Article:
News broke Thursday that British filmmaker Ridley Scott is working on a TV series about the Ebola virus. Although it won't be about the current outbreak, some feel the timing is insensitive.
The "Bladerunner" director is reportedly working with producer Lynda Obst to adapt Richard Preston's 1994 book, "The Hot Zone," for a limited TV series. The nonfiction thriller chronicles the Ebola outbreak of the late 80s.
Obst told The Hollywood Reporter: "I think it's the speed with which it kills that makes the disease so frightening. People hoped it would stay in some remote part of the world. But that's a fantasy in the modern world. The modern world makes us one big connected family."
The subject matter has certainly never been more timely. The most recent outbreak has killed approximately 4,400 people in West Africa. Two nurses in the U.S. also became infected after treating an Ebola patient who later died from the disease.
So an Ebola TV series is certain to get a lot of attention. But some feel the show isn't such a great idea.
E! News writes "File this one under: way too soon."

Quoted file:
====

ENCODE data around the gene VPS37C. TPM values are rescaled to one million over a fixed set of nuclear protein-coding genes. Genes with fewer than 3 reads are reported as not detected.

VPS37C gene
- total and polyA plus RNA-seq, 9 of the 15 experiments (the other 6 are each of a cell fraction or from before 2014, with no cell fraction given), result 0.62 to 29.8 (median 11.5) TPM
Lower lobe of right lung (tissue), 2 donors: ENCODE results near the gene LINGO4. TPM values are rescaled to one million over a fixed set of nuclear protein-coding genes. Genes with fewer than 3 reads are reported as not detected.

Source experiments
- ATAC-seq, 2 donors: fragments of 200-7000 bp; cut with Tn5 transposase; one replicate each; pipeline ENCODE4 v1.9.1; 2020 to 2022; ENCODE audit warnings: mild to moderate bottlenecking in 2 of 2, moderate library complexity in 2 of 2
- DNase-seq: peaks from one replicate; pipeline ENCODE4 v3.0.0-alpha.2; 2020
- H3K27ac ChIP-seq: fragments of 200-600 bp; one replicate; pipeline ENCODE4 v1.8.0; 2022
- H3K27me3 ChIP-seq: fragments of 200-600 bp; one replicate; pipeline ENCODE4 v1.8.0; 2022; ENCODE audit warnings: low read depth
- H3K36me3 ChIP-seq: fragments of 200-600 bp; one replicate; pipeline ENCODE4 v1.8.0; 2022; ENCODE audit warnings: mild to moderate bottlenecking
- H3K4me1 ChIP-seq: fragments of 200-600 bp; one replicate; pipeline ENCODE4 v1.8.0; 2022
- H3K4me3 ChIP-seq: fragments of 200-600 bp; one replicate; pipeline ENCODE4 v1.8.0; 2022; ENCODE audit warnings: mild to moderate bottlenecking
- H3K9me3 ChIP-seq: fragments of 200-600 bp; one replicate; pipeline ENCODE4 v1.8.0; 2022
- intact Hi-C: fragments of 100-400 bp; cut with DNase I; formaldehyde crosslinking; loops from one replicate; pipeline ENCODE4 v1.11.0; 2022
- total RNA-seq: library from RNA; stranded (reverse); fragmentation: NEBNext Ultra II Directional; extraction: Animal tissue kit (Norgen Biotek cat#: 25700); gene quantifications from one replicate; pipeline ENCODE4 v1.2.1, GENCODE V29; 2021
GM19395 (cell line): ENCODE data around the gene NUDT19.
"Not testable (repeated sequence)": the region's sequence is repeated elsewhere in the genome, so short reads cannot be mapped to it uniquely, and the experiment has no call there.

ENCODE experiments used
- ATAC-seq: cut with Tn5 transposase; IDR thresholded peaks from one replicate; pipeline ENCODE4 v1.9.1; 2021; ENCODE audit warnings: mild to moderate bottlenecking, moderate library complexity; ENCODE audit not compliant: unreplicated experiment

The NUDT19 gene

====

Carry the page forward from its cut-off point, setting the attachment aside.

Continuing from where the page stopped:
The Inquisitr agrees, saying, "We barely have a handle on being fully informed about Ebola, but apparently that's not going to stop Hollywood from making a TV series about it."
And a writer for Bustle was pretty critical about it as well, calling the recent Ebola scare "prime bait for Hollywood executives."
Although the timing seems very convenient, this isn't a new project for Scott and Obst.
The Hollywood Reporter, which broke the story, says the pair acquired the rights to the book two decades ago and initially planned to turn it into a movie starring Jodie Foster, but those plans fell through.
Apparently the pair has been quietly working on the project for the past year, so work was already underway before the West African outbreak got serious back in March. However, since then, the project has reportedly been fast-tracked.
And we should note not everyone thinks this is such an awful idea. A writer for the International Business Times notes, "Fictionalizing the event might actually help to contain the outbreak of paranoia that threatens to overtake the news coverage."
There's no word yet on when the limited series from Fox Television Studios will premiere.
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